Different breeds of wool can also wear differently. Fine, soft breeds like Merino are less durable than other breeds and tend to wear out faster. Coarser breeds such as Corriedale or Romney will wear well, but might feel less soft.

Most wool or wool-blend sock yarns are machine washable for easy care. However, always take care to read the label, especially when using a yarn that isn't labeled sock yarn, because some yarns require hand-washing.


Other animal fibers include alpaca, mohair, silk, angora, and cashmere. These fibers can be used to knit socks to great effect. Mohair and silk are quite durable and can take the place of nylon in wool-blend sock yarns. Pure forms of these fibers, however-along with other protein fibers-tend to be less durable than wool and might wear out quickly. Non-wool protein fibers also tend to be much less elastic than wool, which can result in socks that stretch out. These fibers are best used for socks that won't see a lot of day-to-day wear.


Yarns composed of fiber blends can capture the best of all worlds. Wool lends elasticity to inelastic protein fibers as well as plant fibers. Nylon adds strength to all fiber blends. Alpaca and cashmere give a blend of softness and a fuzzier look than pure wool, and silk gives wool a nice sheen.

When considering a blend of wool and synthetic fibers, remember that blends that contain at least 40% wool have the best elasticity and resiliency.

Cellulose and Other Fibers

Non-animal fibers are usually made from plants, including the familiar cotton and the less-familiar bamboo, hemp, linen, soy, and corn.


Cotton yarns are composed mainly of cellulose. Cotton is breathable, durable, and usually machine washes and dries well. Cotton is also hypoallergenic and is an excellent choice for those with sensitivities to wool or other animal fibers.

However, cotton and many other plant fibers lack the elasticity of wool and can stretch or sag with wear over time. For this reason, many cotton-based sock yarns contain a small amount of elastic (Lycra) to add stretch. Cotton can also be blended with wool to produce a yarn that is cooler to wear than pure wool.


Nylon is a synthetic protein fiber that adds durability to any yarn. Many sock yarns contain some nylon, up to 50% of the fiber content. For socks that will see a lot of wear, choose a yarn containing nylon to extend the life of the socks.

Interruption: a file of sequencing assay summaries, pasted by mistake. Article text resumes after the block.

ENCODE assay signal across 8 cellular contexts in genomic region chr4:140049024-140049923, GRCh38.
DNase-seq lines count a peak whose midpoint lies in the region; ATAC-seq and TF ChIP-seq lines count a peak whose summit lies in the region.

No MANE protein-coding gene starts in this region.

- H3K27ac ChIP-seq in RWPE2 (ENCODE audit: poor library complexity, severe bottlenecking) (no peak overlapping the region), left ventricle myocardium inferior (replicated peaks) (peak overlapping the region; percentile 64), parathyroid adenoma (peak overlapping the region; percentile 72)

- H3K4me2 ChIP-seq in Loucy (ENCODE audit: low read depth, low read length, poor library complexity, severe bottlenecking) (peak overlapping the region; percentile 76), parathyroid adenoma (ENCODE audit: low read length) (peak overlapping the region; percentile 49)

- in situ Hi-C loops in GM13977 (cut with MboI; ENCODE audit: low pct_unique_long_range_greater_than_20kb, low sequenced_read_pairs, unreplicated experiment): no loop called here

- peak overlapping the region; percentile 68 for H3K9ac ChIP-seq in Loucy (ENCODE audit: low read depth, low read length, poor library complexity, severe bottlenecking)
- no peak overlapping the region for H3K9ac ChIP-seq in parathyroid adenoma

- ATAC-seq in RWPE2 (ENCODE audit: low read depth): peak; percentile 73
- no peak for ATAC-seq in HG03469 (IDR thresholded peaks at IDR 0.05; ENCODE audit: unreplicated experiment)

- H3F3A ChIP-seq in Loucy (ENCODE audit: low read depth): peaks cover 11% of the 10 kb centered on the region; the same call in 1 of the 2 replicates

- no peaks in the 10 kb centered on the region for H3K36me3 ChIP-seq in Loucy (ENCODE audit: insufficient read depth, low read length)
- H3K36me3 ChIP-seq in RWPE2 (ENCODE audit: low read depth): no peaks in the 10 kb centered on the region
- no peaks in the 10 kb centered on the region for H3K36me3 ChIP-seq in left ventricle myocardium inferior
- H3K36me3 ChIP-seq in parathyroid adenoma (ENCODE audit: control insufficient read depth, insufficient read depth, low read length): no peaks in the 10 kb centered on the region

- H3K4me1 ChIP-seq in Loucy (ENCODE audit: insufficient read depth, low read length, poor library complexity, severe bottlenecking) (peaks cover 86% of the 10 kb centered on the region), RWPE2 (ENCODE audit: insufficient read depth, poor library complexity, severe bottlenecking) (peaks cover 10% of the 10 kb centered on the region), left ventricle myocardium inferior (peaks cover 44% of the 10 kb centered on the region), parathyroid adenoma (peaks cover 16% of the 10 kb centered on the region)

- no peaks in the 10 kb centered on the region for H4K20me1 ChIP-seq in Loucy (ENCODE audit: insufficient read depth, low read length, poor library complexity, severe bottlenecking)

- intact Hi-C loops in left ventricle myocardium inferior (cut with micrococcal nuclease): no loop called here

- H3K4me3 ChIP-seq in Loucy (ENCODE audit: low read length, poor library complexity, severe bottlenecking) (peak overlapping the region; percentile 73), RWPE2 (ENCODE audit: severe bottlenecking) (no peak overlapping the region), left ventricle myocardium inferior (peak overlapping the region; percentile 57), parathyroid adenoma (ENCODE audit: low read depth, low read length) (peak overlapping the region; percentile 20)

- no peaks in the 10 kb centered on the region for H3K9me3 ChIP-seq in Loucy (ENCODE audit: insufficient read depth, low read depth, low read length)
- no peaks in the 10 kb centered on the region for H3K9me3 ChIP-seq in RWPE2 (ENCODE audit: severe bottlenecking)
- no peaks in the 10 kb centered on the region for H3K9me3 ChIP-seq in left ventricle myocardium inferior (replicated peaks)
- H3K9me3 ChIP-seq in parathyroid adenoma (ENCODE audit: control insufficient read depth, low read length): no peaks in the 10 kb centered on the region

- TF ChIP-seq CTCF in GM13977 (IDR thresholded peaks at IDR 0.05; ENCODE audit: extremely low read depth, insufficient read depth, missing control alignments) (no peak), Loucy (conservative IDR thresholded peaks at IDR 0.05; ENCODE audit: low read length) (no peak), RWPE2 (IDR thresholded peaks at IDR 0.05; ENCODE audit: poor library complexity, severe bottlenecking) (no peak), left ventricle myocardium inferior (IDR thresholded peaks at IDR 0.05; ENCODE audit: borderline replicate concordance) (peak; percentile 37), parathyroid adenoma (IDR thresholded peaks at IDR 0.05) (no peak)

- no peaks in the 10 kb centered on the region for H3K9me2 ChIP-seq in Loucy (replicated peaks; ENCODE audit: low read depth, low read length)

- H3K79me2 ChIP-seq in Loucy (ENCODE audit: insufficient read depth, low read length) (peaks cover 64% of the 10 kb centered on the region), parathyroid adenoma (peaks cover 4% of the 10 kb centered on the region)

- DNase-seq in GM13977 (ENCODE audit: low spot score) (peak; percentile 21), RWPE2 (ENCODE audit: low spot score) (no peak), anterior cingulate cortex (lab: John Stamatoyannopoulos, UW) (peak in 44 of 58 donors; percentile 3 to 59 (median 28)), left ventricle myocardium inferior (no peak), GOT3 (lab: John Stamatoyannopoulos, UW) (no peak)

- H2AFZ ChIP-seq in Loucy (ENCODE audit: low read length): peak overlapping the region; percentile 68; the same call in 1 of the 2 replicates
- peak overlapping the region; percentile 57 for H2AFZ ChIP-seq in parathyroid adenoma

Many synthetics are on the market, mainly acrylic and polyester. These yarns are strong, inexpensive, and machine washable; however, they do not breathe as natural fibers do and can produce uncomfortable feet! If you are avoiding animal fibers, cotton-synthetic blends work well provided they have some elastic content, usually 1-5%.


Bamboo, soy, corn, chitin, and milk protein are just some of the newest fibers to come on the hand-knitting market. These fibers are considered manmade from natural sources. Chitin and milk protein are not produced from plants. Chitin originates in the shells of shrimp and crab, and of course milk protein is derived from animal milk. All of these fibers are very durable, but inelastic, like cotton. They carry the same risk of sagging or stretching out over time, so consider blends with elastic or elastic fibers for knitting socks. These cutting-edge fibers are sure to show up in more yarns in the future.

Work with Color

With the vast array of colors and styles of yarn available today, how can you distinguish between the different types? How do you choose the right kind of yarn for your sock project? This section can help.


Most yarns from large companies are dyed in batches by machine to precise shades. Solid light-colored yarns are great for learning with, because the stitches are easy to see. They also lend themselves to showing off complex stitch patterns. Make sure you purchase enough yarn of one dye lot to complete your sock project. A yarn's dye lot (usually a number) can be found on the ball band, and identifies balls of yarn which were dyed together and match exactly. Dye lots can sometimes differ enough to be identified with the naked eye.

When buying yarn for socks, pay close attention to the yardage - one 100 g skein (or 2 50 g skeins) is usually enough for a pair of plain adult socks, but lace socks may use less and cabled or patterned sock a bit more. Check your pattern against your yarn to make sure you have enough!


Some yarns are dyed precisely by machine to knit up into patterns such as stripes or faux Fair Isle, and are labeled self-patterning or self-striping. These yarns can be used very effectively to yield a complex-looking sock knit in plain stockinette stitch. A word of warning: The patterns are dyed based on a specific gauge, so if yours differs from that noted on the ball band, the look of the pattern might be different than you expect. Some self-patterning yarns have a photo of a swatch or finished sock printed on the ball band to give you an idea of how it looks knitted up.


Hand-dyed yarns are usually dyed in smaller batches than machine-dyed yarns and can vary much more from skein to skein. Both solid and multi-colored yarns may be dyed by hand. Hand-dyed solids usually have some shading effects that lend depth to the color and can add interest to a highly textured pattern while still showing off the stitches.